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Bright eyes? People with larger pupils are ‘smarter’ than those with smaller ones, new study claims

Bright eyes? People with larger pupils are ‘smarter’ than those with smaller ones, new study claims
A person’s intelligence and brain function correlates to the size of their pupils, a new eye-popping study by US researchers suggests. The study claims that the larger the pupil, the smarter its owner.

Cognitive abilities like attention control, fluid intelligence and working memory capacity have been linked to baseline pupil size by researchers at Georgia Institute of Technology, who conducted several large-scale studies involving over 500 participants.

First, they calculated the average pupil size of each of the participants — aged between 18 and 35 years old — using a special tracking device with a camera linked to a computer. Normally, a constricted pupil — the black circular aperture in the center of the eye — is two to four millimeters in size, and fully dilates to up to eight millimeters.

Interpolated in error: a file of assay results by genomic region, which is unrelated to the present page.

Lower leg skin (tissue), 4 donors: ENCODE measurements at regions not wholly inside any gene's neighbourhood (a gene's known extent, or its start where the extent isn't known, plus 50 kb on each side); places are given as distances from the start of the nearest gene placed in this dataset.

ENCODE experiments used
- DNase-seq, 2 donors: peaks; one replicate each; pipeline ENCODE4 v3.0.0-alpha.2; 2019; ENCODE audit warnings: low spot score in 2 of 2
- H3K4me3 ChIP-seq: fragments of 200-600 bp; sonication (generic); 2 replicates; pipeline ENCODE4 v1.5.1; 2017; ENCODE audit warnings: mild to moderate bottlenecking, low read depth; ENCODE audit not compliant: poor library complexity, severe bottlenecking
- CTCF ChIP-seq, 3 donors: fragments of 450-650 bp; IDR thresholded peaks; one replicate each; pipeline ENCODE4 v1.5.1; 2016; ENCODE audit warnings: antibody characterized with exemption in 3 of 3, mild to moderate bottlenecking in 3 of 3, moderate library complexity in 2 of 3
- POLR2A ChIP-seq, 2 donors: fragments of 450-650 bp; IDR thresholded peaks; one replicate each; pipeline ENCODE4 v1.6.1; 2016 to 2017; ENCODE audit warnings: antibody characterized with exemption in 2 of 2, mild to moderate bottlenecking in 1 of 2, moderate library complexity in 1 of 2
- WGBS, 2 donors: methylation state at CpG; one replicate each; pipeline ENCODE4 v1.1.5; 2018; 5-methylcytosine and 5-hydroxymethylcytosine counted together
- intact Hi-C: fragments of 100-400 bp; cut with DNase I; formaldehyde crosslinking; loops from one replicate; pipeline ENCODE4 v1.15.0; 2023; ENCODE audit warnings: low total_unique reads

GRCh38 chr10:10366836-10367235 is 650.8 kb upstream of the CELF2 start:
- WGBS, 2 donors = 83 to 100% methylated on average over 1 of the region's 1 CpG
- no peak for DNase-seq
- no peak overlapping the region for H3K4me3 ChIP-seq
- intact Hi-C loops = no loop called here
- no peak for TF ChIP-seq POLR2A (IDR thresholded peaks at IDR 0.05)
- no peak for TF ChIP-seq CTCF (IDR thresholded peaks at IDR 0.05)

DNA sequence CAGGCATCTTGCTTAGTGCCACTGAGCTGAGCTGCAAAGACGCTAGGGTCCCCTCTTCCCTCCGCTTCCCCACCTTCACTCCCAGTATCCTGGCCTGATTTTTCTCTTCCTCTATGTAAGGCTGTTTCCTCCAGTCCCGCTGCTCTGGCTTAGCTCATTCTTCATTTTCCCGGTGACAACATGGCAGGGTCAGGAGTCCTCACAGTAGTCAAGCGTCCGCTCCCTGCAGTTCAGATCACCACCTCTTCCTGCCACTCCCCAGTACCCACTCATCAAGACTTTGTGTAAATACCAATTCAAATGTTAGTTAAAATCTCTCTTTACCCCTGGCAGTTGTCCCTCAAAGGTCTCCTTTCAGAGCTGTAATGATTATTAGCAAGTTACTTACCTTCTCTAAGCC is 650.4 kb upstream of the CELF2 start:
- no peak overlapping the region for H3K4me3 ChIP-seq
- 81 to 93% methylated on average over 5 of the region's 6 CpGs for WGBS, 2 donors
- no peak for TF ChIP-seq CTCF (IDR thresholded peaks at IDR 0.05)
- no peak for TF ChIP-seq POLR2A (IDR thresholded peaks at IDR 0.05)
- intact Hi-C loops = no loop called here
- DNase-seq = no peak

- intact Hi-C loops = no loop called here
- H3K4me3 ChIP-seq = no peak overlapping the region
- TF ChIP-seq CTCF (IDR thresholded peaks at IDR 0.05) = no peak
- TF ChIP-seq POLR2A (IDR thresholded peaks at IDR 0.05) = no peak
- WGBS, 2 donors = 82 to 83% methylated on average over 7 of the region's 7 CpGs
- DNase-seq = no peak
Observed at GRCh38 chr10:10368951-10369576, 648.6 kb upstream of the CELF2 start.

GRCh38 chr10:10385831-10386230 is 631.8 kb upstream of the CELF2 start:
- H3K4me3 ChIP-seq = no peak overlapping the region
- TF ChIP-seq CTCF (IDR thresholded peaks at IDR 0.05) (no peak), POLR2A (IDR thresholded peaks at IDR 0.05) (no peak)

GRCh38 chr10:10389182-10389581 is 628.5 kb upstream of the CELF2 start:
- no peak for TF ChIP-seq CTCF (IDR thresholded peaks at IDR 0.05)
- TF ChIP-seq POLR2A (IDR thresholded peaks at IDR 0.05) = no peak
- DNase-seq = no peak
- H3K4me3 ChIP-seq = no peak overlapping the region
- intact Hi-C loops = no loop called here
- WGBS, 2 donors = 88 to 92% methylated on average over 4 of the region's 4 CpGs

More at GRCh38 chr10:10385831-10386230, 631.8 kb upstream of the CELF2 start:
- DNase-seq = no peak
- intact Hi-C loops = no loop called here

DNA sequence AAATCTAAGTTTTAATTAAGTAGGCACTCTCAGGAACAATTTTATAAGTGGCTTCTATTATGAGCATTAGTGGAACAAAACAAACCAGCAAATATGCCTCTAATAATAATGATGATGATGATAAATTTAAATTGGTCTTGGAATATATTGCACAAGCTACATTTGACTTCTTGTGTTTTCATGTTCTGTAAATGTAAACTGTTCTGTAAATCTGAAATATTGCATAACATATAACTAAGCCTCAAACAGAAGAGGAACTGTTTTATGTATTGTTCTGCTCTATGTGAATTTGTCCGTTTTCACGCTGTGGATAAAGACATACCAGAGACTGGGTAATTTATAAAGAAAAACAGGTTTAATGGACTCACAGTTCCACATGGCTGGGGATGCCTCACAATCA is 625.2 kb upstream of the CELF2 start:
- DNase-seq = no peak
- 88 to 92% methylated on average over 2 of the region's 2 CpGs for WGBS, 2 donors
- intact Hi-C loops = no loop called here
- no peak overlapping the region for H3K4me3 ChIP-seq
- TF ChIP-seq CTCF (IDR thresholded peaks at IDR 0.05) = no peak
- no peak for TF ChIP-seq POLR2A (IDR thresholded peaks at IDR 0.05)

The participants were then offered a series of cognitive tests measuring their abilities to stay focused and control attention while being intentionally distracted, to reason through new problems and remember new information. The laboratory was kept dim in order for the pupils not to constrict in response to light. 

“We found that a larger baseline pupil size was correlated with greater fluid intelligence, attention control and, to a lesser degree, working memory capacity,” researchers concluded, with their findings published in the June issue of the Cognition international journal.

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While high-powered devices were used in the laboratory, researchers said the difference in pupil size of those who scored highest and lowest could be detected with the naked eye.

Explaining why the size of the pupil might be indicative of brain power, researchers suggest the correlation might be linked to a neuron system locus coeruleus regulating brain activity in certain regions.

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With far-reaching neural connections to the brain, it releases a hormone regulating certain processes, including attention and learning. It also helps involve distant brain regions in ongoing problem-solving activity, they said, adding that additional research is needed to explore the pupil-intelligence connections.

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